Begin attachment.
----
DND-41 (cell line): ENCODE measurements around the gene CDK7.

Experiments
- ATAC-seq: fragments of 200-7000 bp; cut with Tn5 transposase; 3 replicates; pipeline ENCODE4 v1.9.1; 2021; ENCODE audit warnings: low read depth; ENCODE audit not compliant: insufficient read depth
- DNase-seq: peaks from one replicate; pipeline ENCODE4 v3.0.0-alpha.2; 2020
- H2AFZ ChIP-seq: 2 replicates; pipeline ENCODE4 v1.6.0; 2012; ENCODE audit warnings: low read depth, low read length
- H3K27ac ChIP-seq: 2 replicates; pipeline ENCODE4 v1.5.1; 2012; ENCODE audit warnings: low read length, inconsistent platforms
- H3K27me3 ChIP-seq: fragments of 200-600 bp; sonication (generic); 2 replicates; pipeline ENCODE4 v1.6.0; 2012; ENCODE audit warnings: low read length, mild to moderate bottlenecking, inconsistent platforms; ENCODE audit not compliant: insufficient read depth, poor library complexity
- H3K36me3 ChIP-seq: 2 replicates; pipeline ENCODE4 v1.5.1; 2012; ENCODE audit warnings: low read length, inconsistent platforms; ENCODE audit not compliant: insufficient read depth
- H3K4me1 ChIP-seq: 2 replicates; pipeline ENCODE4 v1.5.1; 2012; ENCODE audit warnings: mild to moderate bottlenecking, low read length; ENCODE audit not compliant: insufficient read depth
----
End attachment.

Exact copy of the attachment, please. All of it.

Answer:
DND-41 (cell line): ENCODE measurements around the gene CDK7.

Experiments
- ATAC-seq: fragments of 200-7000 bp; cut with Tn5 transposase; 3 replicates; pipeline ENCODE4 v1.9.1; 2021; ENCODE audit warnings: low read depth; ENCODE audit not compliant: insufficient read depth
- DNase-seq: peaks from one replicate; pipeline ENCODE4 v3.0.0-alpha.2; 2020
- H2AFZ ChIP-seq: 2 replicates; pipeline ENCODE4 v1.6.0; 2012; ENCODE audit warnings: low read depth, low read length
- H3K27ac ChIP-seq: 2 replicates; pipeline ENCODE4 v1.5.1; 2012; ENCODE audit warnings: low read length, inconsistent platforms
- H3K27me3 ChIP-seq: fragments of 200-600 bp; sonication (generic); 2 replicates; pipeline ENCODE4 v1.6.0; 2012; ENCODE audit warnings: low read length, mild to moderate bottlenecking, inconsistent platforms; ENCODE audit not compliant: insufficient read depth, poor library complexity
- H3K36me3 ChIP-seq: 2 replicates; pipeline ENCODE4 v1.5.1; 2012; ENCODE audit warnings: low read length, inconsistent platforms; ENCODE audit not compliant: insufficient read depth
- H3K4me1 ChIP-seq: 2 replicates; pipeline ENCODE4 v1.5.1; 2012; ENCODE audit warnings: mild to moderate bottlenecking, low read length; ENCODE audit not compliant: insufficient read depth